Too bad, I almost ordered it last night, but now I'm definitely waiting till Razr HD comes out.
     
  10. josh1980
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    josh1980 Member

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    Don't fool yourself with those db ratings. A phone with a -80dbm can perform better than another with -70dbm, despite -70 being a stronger signal. There's so many things that go into what is "an acceptable signal strength" that unless you are an amateur radio operator with a thorough understanding of the theory, you'll be lost.

    Not to mention alot of the information you need to determine which phone has the "most acceptable signal strength" you will have to obtain by looking up the FCC ID code from the FCC's website. Normally all of the "good meaty stuff" about a cell phone radio (all frequencies) are in documents on the FCC website, but some aren't. Most cell manufacturers do not publicly state the parameters you REALLY want to know to determine which phone has the best reception by submitting another document to the FCC requesting that the information be withheld indefnitely for reasons of "trade secrets". Let's not talk about software issues or how the software can drastically change the outcome of a "good" or "bad" signal.

    In short, putting 2 phones next to each other and looking at their db signal strength is no indicator at all as to how well one performs against the other, even if one shows more "bars" or db. Those "bars" are not required to be technically accurate any more than your battery is. Who has owned a phone that drops quickly to like 50%, then takes hours to go to 0%...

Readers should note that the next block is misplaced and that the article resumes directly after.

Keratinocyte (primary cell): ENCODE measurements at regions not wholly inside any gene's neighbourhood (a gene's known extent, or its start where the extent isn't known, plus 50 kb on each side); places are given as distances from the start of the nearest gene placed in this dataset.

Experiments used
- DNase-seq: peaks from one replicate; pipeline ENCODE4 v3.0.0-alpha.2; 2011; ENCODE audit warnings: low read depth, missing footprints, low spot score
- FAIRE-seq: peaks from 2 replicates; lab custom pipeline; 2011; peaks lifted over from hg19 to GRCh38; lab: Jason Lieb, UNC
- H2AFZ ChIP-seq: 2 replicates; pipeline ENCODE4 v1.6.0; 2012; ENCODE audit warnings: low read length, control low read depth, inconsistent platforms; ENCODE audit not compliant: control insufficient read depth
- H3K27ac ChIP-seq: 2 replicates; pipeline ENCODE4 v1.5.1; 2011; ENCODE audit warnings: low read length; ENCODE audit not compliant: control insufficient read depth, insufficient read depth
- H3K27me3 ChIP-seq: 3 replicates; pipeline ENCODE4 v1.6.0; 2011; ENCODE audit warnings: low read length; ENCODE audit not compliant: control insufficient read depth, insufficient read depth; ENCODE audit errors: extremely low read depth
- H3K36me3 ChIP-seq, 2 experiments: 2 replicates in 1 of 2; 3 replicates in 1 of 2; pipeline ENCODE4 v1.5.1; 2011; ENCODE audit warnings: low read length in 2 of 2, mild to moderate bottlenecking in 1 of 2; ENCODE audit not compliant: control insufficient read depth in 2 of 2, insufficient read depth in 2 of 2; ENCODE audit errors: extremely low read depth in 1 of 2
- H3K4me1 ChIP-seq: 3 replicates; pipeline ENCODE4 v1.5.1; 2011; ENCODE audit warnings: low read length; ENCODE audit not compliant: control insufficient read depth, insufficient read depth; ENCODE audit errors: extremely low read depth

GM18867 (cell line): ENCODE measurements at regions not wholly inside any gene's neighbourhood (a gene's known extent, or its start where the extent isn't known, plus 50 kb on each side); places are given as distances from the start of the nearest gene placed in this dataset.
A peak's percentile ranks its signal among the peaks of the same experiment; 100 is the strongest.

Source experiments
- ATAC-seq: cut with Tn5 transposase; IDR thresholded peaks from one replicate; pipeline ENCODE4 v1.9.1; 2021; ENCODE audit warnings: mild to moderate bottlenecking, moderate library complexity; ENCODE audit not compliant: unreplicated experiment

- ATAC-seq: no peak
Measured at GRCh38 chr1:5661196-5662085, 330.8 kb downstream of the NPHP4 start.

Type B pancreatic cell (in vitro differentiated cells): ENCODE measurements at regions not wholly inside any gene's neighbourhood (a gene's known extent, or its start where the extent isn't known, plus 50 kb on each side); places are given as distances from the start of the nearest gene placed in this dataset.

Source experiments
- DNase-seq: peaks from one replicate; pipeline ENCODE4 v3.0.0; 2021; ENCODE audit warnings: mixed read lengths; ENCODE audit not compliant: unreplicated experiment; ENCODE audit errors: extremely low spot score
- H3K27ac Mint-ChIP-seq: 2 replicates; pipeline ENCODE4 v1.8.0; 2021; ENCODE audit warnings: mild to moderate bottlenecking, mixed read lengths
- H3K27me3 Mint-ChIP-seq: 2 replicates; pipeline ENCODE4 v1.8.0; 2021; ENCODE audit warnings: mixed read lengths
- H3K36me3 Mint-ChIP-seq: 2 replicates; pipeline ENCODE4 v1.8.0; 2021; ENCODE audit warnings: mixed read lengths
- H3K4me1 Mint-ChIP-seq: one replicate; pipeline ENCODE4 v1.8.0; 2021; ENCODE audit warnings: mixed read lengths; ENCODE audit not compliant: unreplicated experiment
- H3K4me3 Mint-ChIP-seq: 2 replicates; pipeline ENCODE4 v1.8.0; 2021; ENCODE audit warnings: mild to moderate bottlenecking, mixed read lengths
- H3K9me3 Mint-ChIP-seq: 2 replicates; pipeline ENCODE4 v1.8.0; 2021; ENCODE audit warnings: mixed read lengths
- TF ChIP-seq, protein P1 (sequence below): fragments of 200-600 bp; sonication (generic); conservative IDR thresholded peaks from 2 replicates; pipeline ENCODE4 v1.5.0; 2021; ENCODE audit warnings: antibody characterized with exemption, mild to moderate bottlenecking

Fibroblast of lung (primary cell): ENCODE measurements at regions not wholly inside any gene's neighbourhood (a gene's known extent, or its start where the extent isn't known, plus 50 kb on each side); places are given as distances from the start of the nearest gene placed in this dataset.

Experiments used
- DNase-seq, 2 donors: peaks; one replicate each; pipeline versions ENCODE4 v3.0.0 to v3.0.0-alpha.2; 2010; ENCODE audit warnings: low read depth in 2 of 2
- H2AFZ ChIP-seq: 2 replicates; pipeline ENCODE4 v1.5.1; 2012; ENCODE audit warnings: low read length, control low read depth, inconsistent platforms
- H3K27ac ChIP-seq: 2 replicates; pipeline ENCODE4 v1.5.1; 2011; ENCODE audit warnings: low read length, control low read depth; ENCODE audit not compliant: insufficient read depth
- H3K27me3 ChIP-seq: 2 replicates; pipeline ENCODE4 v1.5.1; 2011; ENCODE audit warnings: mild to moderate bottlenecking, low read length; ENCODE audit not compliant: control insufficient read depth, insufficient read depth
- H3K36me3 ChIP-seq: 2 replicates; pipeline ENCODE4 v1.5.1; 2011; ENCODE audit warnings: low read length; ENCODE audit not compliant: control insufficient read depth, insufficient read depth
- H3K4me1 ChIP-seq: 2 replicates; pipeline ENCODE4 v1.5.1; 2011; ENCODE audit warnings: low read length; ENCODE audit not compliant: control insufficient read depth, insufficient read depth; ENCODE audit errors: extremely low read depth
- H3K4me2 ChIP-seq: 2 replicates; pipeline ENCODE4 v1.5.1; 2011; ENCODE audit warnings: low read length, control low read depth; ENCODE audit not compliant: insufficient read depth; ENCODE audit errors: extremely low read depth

This is why I continue to make the arguement in the Bionic forum that you CANNOT ever compare 2 phones and make a determination of which is "superior" just by holding them next to each other. Unless you start doing tests like the FCC does, you can only hope for anecdotal evidence, at best. At worst, it's random chance with a little bit of history on how a particular manufacturer has performed in the past.
     
  11. phositadc
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    phositadc New Member

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    To the extent you are saying the db numbers are meaningless, I'm going to go ahead and disagree. I think comparing db numbers on phones made by the same manufacturer is a good indicator of signal strength, especially where, as here, there are reports that the phone with the lower db signal has trouble holding on to a 4g signal. I think the combination of the lower db signal plus the practical consequence of dropped 4g connections is extremely strong evidence that the M has a worse 4g signal than at least the razr and the razr maxx.
     
  12. josh1980
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    josh1980 Member